The Fakir of Oolu

Today is the birthday of Alfred Sylvester, Sr. (1813-1886), billed in variety halls as the Fakir of Oolu.

Sylvester started his professional career in his native England as an assistant to inventor John Henry Pepper, who devised a method of creating illusions like ghosts and moving statues on stage. Soon after going off on his own Sylvester was stopped by the authorities from using a pirated form of the ghost illusion. From here he developed his own stunt, the Aerial Suspension Illusion: dressed in mystic, Hindu-looking robe and turban he would remove the supporting props from underneath a reclining audience member or assistant and they would seem to float in the air. This trick continues to be performed by headlining magicians all over the world to this day. Sylvester died while touring Australia and New Zealand, but his son and grandson, both named Alfred, each in turn continued to perform his act billed as the Fakir of Oolu.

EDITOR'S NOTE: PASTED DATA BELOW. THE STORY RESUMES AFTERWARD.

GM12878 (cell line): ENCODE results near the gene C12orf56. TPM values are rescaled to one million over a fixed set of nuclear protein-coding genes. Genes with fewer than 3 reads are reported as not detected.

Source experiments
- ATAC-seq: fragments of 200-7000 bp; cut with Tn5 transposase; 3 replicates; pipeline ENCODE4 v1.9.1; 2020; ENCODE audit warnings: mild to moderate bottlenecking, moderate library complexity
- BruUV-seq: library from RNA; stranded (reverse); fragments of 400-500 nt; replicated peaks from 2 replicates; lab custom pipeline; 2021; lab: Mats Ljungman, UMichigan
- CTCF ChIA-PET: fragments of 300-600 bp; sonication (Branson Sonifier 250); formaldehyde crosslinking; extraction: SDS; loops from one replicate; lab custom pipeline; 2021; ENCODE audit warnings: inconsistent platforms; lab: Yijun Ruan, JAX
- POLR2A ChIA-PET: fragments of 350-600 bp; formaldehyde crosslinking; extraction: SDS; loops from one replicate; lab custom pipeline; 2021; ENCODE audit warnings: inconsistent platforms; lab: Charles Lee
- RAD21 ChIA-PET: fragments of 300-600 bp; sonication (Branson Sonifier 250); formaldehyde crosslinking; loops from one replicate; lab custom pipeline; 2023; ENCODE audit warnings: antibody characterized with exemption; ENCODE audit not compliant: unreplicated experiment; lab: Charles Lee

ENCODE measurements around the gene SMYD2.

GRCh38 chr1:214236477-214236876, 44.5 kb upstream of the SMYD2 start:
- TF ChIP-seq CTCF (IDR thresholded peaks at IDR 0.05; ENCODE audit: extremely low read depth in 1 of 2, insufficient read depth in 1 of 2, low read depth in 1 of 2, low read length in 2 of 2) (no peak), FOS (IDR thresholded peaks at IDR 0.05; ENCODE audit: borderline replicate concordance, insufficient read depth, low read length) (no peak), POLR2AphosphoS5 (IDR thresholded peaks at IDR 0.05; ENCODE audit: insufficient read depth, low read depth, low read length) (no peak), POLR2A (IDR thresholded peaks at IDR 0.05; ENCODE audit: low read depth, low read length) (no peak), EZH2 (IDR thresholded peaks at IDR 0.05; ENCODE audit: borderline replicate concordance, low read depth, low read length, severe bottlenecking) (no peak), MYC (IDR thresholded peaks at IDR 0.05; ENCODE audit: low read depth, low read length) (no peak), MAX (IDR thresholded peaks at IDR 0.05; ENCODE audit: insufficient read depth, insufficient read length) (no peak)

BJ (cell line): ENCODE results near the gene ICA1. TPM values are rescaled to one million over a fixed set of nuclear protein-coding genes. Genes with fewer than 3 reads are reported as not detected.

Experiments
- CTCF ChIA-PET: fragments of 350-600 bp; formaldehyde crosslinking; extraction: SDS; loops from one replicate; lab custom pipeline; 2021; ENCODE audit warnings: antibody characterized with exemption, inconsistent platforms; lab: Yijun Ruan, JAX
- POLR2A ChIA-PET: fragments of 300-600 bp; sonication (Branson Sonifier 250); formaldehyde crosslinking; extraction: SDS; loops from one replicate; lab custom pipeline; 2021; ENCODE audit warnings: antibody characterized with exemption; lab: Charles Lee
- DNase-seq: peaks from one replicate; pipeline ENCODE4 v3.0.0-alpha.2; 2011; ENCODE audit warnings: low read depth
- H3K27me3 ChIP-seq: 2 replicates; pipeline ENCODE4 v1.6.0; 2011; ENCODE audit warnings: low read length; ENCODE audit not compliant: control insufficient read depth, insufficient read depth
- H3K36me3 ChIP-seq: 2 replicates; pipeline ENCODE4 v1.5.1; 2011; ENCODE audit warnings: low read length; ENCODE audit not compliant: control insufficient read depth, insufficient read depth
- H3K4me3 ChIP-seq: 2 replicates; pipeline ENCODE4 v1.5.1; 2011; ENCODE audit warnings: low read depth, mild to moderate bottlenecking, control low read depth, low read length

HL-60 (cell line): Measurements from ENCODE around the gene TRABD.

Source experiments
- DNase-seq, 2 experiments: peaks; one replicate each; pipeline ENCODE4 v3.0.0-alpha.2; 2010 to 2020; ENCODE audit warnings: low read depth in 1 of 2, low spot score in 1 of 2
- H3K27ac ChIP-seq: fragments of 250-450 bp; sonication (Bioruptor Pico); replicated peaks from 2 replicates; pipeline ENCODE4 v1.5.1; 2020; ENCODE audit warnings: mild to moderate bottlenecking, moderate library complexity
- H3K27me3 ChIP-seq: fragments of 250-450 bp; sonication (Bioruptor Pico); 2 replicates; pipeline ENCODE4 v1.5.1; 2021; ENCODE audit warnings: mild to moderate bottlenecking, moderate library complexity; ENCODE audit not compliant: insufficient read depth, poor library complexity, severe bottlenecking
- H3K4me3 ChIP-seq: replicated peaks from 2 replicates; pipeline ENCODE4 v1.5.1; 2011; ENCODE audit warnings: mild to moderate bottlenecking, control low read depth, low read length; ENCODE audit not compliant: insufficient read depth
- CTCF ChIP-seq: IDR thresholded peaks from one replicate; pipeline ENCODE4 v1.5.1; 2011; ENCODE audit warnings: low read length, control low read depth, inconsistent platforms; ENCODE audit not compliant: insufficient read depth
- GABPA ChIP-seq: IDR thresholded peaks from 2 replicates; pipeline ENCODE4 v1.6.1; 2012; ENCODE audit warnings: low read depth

To find out more about the vaudeville past and present, consult No Applause, Just Throw Money: The Book That Made Vaudeville Famousavailable at Amazon, Barnes and Noble, and wherever nutty books are sold.


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